Champaign, Ill., Sunday: Illinois' home loss to Minnesota has given this game against Wisconsin even more importance. The Illini probably need to win to feel they have a bid locked up.
7 p.m.: Georgetown at West Virginia (ESPN)
9 p.m.: Oklahoma at Texas (ESPN)
7 p.m.: Vanderbilt at Florida (ESPN)
7 p.m.: Villanova at Cincinnati (ESPN2)
7 p.m.: UTEP at Marshall
8 p.m.: Georgia Tech at Clemson (ESPN360)
9 p.m.: Illinois at Ohio State (ESPN)
9:30 p.m.: Louisville at Marquette (ESPNU)
7 p.m.: UConn at Notre Dame (ESPN)
7 p.m.: Wake Forest at Florida State (ESPN2)
7 p.m.: Charlotte at Rhode Island (Cox Sports)
8 p.m.: Kansas State at Kansas (ESPN360)
8 p.m.: Temple at Saint Louis (FS Midwest)
8 p.m.: Kentucky at Georgia (ESPN360)
9 p.m.: Duke at Maryland (ESPN)
9 p.m.: Oklahoma State at Texas A&M (ESPN2)
7 p.m.: Dayton at Richmond (CBS-CS)
8:30 p.m.: USC at Arizona State (FSN)
9 p.m.: Providence at Pittsburgh (ESPN)
8 p.m.: Kent State at Akron (ESPN2)
Noon: West Virginia at Villanova (CBS)
Noon: Cincinnati at Georgetown (ESPN360)
2 p.m.: Kansas at Missouri (CBS)
2 p.m.: Syracuse at Louisville (ESPN)
2 p.m.: Richmond at Charlotte
2 p.m.: UConn at South Florida (ESPN360)
2 p.m.: Notre Dame at Marquette (ESPN360)
4 p.m.: Texas at Baylor (ESPN)
4 p.m.: Virginia Tech at Georgia Tech (ESPN360)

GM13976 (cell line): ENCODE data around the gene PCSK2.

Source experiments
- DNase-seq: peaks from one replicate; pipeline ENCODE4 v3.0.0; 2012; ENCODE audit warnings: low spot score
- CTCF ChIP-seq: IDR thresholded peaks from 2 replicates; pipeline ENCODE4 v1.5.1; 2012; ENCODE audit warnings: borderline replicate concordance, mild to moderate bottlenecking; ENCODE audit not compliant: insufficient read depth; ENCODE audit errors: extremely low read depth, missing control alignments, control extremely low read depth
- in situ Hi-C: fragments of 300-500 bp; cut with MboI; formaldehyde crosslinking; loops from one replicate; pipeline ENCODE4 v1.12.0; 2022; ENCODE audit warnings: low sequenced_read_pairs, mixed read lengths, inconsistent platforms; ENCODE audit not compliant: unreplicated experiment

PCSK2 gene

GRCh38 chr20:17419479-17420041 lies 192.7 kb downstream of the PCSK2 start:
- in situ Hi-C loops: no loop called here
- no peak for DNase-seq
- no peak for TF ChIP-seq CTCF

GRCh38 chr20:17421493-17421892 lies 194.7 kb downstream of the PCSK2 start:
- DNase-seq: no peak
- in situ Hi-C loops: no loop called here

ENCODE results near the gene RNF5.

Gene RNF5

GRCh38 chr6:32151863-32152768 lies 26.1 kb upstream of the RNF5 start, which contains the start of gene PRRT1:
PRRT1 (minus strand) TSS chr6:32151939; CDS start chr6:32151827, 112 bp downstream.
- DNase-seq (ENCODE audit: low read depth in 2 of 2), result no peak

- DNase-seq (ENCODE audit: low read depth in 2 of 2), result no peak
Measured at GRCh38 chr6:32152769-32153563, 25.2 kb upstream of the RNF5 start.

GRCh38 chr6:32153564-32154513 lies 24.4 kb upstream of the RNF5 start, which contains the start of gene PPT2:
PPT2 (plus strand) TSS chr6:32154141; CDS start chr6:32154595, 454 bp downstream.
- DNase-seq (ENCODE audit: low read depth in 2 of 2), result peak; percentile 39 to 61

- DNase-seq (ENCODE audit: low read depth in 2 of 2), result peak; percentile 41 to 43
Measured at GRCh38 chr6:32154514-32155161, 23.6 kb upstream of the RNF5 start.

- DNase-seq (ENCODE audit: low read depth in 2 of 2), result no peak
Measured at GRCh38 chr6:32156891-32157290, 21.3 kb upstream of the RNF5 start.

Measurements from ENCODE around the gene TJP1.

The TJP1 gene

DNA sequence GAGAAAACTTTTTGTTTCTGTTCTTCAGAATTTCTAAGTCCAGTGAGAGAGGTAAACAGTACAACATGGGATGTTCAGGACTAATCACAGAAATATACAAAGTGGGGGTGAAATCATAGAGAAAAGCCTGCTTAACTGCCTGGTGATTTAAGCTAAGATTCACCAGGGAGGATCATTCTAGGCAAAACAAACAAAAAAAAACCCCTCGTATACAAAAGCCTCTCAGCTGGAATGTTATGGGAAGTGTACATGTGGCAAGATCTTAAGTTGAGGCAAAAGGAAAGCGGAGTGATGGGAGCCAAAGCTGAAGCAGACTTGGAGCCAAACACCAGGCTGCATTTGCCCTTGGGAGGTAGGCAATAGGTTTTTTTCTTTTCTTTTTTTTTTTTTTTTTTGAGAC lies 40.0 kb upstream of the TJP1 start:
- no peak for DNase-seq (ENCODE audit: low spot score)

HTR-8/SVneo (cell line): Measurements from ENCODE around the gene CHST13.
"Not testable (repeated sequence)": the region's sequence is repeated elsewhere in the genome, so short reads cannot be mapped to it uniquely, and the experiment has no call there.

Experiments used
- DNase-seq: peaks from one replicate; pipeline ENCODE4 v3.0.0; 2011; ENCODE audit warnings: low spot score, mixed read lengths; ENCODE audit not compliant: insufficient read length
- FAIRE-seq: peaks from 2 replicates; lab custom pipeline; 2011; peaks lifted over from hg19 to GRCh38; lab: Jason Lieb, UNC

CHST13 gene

4 p.m.: Big South final (ESPN2)
6 p.m.: Atlantic Sun final (ESPN)
6 p.m.: Tennessee at Mississippi State (ESPN)
7 p.m.: Saint Louis at Dayton
8 p.m.: Ohio Valley final (ESPN2)
9 p.m.: North Carolina at Duke (ESPN)
9 p.m.: UAB at UTEP
9 p.m.: New Mexico State at Utah State
Noon: Florida at Kentucky (CBS)
Noon: Wisconsin at Illinois (ESPN)
2 p.m.: Missouri Valley final (CBS)
6 p.m.: Clemson at Wake Forest (FSN)
Settle Down On These Five
• Kansas: Losing at Oklahoma State is hardly a cause for alarm. Did you really think the Jayhawks would go undefeated in the Big 12? I didn't. If their first loss wasn't at Oklahoma State, it could have come at Mizzou on Saturday. Kansas is still one of the three best teams in the country.
• Kentucky: The Wildcats lost at Tennessee. OK, so they weren't able to make 3-pointers (two) and went through offensive droughts before needing John Wall to bail them out. But this was a true SEC road game against an opponent that plays extremely well at home in Tennessee. No reason to sweat this game, either. Everyone already knew the Wildcats aren't a great 3-point-shooting team.
• Villanova: The schedule has been daunting, as the Wildcats have played a desperate Connecticut, at a hungry Pitt and in front of a crazed Orange crowd at Syracuse. The Cats' decision-making hasn't been as sharp, and they do look a bit worn. But they are hardly fading for the tournament. Villanova's schedule has been rough, but don't sleep on it in the Big East tournament or in the NCAA tournament. This team still can get to Indy.